Depressed housing values and tepid demand means that many of those homes could remain vacant for years, said Jerry Nickelsburg, a senior economist with the UCLA Anderson Forecast.


“It’s going to take awhile for the population to grow, to fill up all those homes and boost home prices to the point where it pays to build again,” he said. “The building that you’re seeing is multifamily housing in coastal communities.”

Nickelsburg released a forecast last month suggesting that rising fuel prices will encourage people to live in multifamily homes on the coast, abandoning exurbs further inland. Construction employment won’t return to pre-recession levels until 2021, he predicted.

In San Bernardino County, the volume of home sales dropped 18.3% from last June, and in Riverside the volume of sales fell 14.7%, according to DataQuick.

Job losses cut across almost all sectors in the Inland Empire. Leisure and hospitality shed 3,200 jobs in June, and educational and health services declined by 1,300 positions. Financial activities accounted for 1,000 job losses.


The region has shed 3,900 construction jobs over the year and has lost 75,100 construction jobs from peak employment in June 2006.

The miserable job picture is driving some people, such as Jeffrey Lord, to the coast. Lord, a laid-off Verizon Wireless sales rep, moved from Coachella, where the unemployment rate is 20.7%, to Los Angeles to seek work. So far, he hasn’t had any luck.

“Finding a job is a job,” said Lord, a Marine Corps veteran. “You have to smile and laugh and exercise to stay focused.”

Lord may be having trouble because steady work is sparse for people without college degrees, another factor hurting the inland areas. During the construction boom, there were plenty of jobs for less-educated workers, especially in inland areas where houses were being built. Those jobs and low home prices drew people to the area, but now those positions have disappeared.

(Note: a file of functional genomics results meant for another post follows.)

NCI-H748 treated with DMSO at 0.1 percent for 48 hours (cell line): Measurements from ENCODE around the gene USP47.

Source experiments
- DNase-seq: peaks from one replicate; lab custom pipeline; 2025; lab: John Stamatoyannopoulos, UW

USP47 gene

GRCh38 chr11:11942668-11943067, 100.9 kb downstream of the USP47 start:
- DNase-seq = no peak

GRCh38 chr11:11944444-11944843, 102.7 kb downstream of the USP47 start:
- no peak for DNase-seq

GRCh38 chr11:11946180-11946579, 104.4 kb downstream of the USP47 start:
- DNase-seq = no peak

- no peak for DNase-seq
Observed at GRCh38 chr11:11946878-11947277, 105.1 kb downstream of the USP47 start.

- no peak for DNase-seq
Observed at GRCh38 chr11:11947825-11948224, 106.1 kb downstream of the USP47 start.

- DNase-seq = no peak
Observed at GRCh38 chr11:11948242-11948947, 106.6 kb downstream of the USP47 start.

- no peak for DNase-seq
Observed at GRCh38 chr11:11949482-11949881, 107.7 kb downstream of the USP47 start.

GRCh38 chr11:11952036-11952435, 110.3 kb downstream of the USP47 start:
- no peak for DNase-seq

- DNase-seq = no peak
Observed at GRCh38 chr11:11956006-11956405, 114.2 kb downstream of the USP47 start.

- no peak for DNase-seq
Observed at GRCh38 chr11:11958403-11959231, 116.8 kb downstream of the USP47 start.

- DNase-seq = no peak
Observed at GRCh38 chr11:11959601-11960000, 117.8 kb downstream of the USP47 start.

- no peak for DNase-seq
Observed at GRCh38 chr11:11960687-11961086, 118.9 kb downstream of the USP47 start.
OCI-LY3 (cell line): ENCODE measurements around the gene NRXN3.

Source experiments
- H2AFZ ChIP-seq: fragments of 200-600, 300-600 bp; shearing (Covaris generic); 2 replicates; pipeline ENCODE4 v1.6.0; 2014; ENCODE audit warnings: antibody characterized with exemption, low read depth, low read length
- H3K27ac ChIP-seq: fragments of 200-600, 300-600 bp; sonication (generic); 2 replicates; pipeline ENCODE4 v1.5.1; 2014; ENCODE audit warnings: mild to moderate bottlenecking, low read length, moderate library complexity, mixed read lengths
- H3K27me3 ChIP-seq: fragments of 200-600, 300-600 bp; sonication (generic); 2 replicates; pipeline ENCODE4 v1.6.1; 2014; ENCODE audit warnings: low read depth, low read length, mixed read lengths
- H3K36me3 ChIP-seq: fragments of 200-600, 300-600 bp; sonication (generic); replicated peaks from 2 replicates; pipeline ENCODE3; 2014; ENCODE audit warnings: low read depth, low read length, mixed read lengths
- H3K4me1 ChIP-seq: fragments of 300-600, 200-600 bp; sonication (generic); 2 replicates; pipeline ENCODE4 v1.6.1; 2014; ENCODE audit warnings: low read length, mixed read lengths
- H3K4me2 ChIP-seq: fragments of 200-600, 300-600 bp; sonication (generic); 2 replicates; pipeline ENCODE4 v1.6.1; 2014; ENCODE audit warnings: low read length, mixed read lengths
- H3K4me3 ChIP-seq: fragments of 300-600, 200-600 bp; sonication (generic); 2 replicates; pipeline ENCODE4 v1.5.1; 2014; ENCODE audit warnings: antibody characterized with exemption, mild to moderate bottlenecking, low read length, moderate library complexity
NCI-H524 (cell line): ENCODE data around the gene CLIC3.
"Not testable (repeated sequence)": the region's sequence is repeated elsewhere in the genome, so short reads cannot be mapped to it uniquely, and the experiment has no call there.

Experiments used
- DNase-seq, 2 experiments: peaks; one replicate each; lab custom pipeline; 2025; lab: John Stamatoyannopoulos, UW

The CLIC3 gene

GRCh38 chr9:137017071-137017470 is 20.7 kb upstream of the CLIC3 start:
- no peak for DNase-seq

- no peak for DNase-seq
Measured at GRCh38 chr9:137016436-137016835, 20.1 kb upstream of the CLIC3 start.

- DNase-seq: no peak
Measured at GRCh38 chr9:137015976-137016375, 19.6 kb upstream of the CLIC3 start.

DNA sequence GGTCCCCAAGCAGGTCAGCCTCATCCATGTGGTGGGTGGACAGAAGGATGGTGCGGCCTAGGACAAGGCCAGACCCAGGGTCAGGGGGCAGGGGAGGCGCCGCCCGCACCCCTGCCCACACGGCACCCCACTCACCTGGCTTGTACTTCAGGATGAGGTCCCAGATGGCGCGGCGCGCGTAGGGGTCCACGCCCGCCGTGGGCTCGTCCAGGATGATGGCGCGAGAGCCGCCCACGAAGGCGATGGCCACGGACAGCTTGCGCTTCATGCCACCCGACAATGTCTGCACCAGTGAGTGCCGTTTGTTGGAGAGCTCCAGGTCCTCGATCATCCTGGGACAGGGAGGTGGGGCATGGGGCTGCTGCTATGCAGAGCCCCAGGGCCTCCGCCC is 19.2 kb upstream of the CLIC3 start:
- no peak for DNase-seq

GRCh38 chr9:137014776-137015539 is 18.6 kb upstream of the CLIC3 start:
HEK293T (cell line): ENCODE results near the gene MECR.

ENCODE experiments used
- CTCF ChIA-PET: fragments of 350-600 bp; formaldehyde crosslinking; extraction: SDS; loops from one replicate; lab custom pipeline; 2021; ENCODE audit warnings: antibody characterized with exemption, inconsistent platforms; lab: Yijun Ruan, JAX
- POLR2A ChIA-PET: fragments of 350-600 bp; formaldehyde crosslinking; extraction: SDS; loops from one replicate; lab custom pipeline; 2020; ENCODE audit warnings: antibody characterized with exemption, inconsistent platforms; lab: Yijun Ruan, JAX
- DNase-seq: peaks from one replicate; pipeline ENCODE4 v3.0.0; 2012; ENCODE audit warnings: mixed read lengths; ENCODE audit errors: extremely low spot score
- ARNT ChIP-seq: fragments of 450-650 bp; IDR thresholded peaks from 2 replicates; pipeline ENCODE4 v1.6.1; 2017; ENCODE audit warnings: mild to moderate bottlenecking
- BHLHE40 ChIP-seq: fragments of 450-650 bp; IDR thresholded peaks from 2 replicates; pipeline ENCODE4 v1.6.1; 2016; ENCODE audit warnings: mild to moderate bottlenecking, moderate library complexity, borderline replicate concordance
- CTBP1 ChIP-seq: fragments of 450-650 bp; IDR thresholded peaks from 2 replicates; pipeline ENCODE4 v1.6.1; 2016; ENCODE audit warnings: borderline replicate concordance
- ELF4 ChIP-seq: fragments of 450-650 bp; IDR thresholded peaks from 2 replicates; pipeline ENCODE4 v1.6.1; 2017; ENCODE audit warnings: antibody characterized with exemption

“We’re more dependent on blue-collar job creation,” said John Husing, a research economist who is an expert on the Inland Empire. “The Central Valley is a blue-collar area, and you’ve got it here too.”

He estimates that nearly half of the adult population of the Inland Empire has not taken a single college class. In the Bay Area, by contrast, 42% of the adult population has a college degree or higher, he said.

Statewide, the construction sector lost 1,100 jobs in June, while trade, transportation and utilities shed 11,000. Meanwhile, professional and business services — typically high-paying jobs that include lawyers, accountants and consultants — added 16,400 positions. That sector has also gained the most jobs over the year: 66,300.

The June unemployment rate in Los Angeles County increased to 12% from a revised 11.9% in May. The county lost 9,500 jobs, led by cuts in educational and health services and trade, transportation and utilities. Orange County added 2,900 jobs in June, but its unemployment rate rose to 9.2% from a revised 8.5% in May (those numbers are not seasonally adjusted).


While the state’s overall job growth is short of what economists say is needed for a full-bore recovery, it contrasts favorably with the latest national labor report, which found that employers added just 18,800 jobs in May, thanks in part to large losses in states such as Tennessee and Missouri.

“We’ve got miles to go here before we start feeling like we have a normal economy,” said Robert Dye, chief economist at Comerica Bank. “Many lingering after-effects of the recession continue to impede growth, particularly in areas like California.”

Interactive map: Unemployment numbers state-by-state